By Matthew Willett
Microarray developer CombiMatrix Inc. raised $36 million in its second round of private equity financing this year, the company said Thursday.
The company will use the money for commercialization of it's microarray chip technology and possible strategic partnerships.
Investors included Emerging Growth Management, JDS Capital, Oracle Partners, OrbiMed Advisors, SAC Capital Management, Seneca Capital, Wheatley Partners and Acacia Research, the incubator company which now owns 58.6 percent of the company.
CombiMatrix, founded in 1995, completed a $17.5 million round of equity investment in March. Representatives of the Seattle-based company said the new placement was oversubscribed five times over.
The biochip company focuses on genomics and proteomic applications using its patented synthesis chip, and has plans to expand into specialty chemical development, corrosion control, battery materials, biomedical materials and marine anti-foulants.
CombiMatrix Chief Technology Officer Don Montgomery said the company's 3-dimensional semiconductor synthesis products cut assay time significantly while cutting costs to the company.
"We do in situ synthesis of our DNA and peptide arrays," he said. "We use electrochemistry to make the reagents that are used to synthesize these molecules in situ, so the result, the bottom line, is that you can make an array of DNAs or any array you want overnight."
Since the company utilizes existing industry for semiconductor manufacturing rather than creating its own, and investing in that process, Montgomery said CombiMatrix can cut the costs to consumers.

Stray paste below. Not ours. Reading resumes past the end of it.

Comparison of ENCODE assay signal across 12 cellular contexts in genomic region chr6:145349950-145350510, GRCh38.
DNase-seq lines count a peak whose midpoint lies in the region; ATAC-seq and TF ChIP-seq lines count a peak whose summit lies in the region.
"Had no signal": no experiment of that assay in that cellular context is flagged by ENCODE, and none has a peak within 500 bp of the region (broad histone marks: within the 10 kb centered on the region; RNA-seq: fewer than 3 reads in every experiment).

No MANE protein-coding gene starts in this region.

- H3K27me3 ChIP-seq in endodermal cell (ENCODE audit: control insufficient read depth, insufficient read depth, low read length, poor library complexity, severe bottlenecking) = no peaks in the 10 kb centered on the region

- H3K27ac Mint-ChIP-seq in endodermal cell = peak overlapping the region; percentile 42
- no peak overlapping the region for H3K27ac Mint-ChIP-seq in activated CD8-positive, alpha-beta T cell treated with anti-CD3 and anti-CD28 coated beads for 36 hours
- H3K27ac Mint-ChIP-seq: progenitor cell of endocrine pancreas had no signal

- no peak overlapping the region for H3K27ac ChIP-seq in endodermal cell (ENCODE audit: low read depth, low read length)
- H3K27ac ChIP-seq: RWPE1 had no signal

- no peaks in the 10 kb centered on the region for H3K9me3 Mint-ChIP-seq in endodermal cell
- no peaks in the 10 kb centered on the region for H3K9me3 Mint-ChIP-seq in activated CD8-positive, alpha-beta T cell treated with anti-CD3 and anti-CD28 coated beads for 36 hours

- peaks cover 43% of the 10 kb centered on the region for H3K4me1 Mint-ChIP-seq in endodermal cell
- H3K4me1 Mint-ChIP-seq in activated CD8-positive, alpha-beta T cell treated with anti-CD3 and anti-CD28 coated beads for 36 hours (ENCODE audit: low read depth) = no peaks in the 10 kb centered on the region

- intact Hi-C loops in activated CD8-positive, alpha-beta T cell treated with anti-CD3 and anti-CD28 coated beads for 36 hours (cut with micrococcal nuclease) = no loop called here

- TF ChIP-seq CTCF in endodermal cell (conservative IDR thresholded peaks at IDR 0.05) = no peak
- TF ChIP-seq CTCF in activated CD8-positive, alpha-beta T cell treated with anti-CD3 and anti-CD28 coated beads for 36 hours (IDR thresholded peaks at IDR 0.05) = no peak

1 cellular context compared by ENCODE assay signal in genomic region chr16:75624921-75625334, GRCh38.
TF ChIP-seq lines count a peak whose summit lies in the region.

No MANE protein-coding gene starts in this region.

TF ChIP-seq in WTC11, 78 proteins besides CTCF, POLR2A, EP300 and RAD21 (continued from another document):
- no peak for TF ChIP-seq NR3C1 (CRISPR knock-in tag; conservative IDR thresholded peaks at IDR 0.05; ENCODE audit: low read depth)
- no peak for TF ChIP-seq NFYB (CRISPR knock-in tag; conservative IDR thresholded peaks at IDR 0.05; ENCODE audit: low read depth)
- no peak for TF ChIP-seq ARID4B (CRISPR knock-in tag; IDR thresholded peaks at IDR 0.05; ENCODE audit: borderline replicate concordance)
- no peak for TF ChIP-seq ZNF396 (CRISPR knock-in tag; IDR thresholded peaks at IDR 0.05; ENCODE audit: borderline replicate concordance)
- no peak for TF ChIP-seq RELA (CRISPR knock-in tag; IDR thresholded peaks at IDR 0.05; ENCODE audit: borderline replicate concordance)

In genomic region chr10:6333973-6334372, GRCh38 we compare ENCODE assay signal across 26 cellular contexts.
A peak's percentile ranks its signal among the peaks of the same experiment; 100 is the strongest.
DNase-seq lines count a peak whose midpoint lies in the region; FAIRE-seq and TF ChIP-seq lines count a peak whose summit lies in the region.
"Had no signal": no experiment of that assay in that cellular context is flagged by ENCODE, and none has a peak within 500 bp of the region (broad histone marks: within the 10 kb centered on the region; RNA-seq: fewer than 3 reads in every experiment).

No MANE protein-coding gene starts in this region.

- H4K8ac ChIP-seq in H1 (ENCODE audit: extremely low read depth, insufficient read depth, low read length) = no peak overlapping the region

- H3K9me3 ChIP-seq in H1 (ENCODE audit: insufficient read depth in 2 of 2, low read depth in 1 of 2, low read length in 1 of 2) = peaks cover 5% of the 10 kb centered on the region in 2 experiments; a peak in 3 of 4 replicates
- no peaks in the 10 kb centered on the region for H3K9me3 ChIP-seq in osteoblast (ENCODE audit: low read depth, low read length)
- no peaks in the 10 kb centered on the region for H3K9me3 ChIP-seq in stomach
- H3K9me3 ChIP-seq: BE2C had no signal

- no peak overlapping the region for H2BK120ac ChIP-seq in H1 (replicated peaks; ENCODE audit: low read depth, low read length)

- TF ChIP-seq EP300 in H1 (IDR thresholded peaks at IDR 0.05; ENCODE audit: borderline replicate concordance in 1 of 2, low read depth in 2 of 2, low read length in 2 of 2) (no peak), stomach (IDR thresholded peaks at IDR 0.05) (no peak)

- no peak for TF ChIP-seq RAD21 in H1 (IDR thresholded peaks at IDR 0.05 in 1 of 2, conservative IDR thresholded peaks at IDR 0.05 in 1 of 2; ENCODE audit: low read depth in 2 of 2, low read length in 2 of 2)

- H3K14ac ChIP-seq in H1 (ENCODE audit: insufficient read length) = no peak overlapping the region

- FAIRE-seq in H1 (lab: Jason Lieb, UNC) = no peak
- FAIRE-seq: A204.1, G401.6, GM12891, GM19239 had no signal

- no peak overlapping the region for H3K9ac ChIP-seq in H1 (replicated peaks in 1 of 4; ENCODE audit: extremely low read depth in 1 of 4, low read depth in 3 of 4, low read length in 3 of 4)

"What differentiates us is that we let the semiconductor industry make our chips, so we don't need the multimillion dollar infrastructure," he said. "We take the devices and use them to make biological arrays. We can turn around a custom array overnight."
The process also differs from other synthesis products in its third dimension, a porous reaction layer that sits atop the semiconductor.
"All of the chemistry happens inside this 3-dimensional porous layer. There's much better sensitivity, so we can use a simple video camera to collect our data, and it helps us to turn an assay around quickly, usually within 24 hours," Vice President of Business Development Sia Ghazvani said. "The other nice thing is that we make them from materials that are very bio-friendly. That's essential if we want to do proteomics or amino applications. Many times in other processes it's difficult to do protein applications because the protein denatures."
Ghazvani said the company is wrapping up testing on the chip, preparing to market it later this year.